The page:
For most people, the flu is a temporary annoyance that plunges their house into disarray and loses them a week of work. But for some — especially seniors and those with weak immune systems — the flu can be lethal. Ninety percent of flu-related deaths and up to 70 percent of flu hospitalizations occur in seniors. In the 2016-2017 flu season, more than 12,000 seniors died. The great tragedy here is that the flu is almost completely preventable. Here’s how you can keep your senior loved one healthy this flu season.
Caring for a senior loved one, whether you do it daily or manage it from a distance, is hard work. It is also lonely work and can make the typical family caregiver feel isolated from their peers. Unfortunately, caregiving can lead to serious consequences, including caregiver stress and burnout, which increases the chances of a variety of health conditions.
Most people are familiar with the physical challenges that aging presents — aching joints, a higher risk of falls, changing skin. Aging also affects the way people think and learn because the brain shrinks and becomes less adept at mastering new information. This can affect memory, slow thinking, and make it more difficult for a person to master new skills. However, the changes are subtle, and people of all ages experience periodic memory slips and gaps in knowledge. Distinguishing the signs of normal aging versus dementia is critical for healthy aging and planning for the future.
More than 43 million Americans provide care to a loved one, 15.7 million of which are caring for a senior who is suffering from dementia. Twelve percent of parents are also caregivers, squeezing them between two challenging roles. Although loving your aging parents comes naturally, caregiving does not. There’s a steep learning curve for everyone who steps into this vital role. So don’t feel guilty because you don’t immediately know how to manage the many needs of your aging parents. This simple checklist can help you protect your parents and make the most of your caregiving efforts.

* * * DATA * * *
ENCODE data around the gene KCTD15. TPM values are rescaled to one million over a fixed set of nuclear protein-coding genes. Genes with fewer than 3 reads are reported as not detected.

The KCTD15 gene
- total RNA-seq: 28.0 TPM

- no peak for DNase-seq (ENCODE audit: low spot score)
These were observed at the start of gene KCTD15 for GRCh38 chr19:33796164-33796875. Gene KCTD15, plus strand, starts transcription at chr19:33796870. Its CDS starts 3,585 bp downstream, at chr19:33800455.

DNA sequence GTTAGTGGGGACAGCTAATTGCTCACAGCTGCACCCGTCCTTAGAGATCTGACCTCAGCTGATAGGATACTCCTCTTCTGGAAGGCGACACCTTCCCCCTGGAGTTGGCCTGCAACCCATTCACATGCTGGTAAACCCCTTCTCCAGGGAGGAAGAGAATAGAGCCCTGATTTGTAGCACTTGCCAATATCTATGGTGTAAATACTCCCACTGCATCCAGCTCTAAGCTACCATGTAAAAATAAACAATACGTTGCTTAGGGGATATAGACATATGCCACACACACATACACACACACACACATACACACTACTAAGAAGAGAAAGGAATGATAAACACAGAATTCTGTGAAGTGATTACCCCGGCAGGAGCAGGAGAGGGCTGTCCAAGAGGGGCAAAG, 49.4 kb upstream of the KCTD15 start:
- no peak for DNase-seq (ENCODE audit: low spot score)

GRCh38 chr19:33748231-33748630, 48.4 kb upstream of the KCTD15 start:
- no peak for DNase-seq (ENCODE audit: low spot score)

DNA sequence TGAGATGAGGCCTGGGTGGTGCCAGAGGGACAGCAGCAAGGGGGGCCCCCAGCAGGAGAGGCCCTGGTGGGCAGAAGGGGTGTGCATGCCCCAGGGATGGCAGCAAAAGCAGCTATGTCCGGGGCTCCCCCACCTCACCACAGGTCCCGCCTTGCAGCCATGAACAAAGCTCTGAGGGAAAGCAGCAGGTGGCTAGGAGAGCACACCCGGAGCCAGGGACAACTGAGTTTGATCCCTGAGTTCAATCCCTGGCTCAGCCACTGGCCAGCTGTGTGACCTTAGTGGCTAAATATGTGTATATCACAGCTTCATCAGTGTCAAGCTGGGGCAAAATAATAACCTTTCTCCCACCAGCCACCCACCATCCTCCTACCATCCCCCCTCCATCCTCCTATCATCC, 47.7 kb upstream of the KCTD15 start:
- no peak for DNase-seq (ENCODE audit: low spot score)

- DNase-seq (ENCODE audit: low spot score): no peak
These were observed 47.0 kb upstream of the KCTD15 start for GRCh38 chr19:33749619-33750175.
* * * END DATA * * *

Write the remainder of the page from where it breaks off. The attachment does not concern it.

Senior adults are often at a higher risk for certain medical diseases or conditions as they age. Unfortunately, older adults living with complex medical conditions can also be diagnosed with more than one serious and complicating disease as well. Breast cancer is an example of a disease that can be discovered at any age, but the risk does increase as women age past 60.
The transition to senior living can save money, improve your quality of life, and eliminate the stress of homeownership. No more leaky roofs, overgrown grass, or rodent infestations for you. Exceptional senior living communities take care of most of your daily needs, allowing you to map out and pursue your ideal retirement. A sudden accident or natural disaster, however, can undermine your quality of life, even in a great senior community. Investing in renters insurance is one of the best financial decisions you can make, even if you haven’t hung onto much stuff. Here’s what you need to know.
For many seniors and their families, the most difficult aspect of transitioning to senior living is deciding when to make the move. As soon as seniors move to senior living, they’re often happier and more engaged, with more chances to socialize, and support whenever and wherever they need it.
According to the Alzheimer’s Association, 5.8 million Americans currently live with Alzheimer’s disease. That number is expected to nearly triple to 14 million by 2050, which means that the majority of us will find ourselves in some type of caregiving role for an aging family member or loved one at least once by then.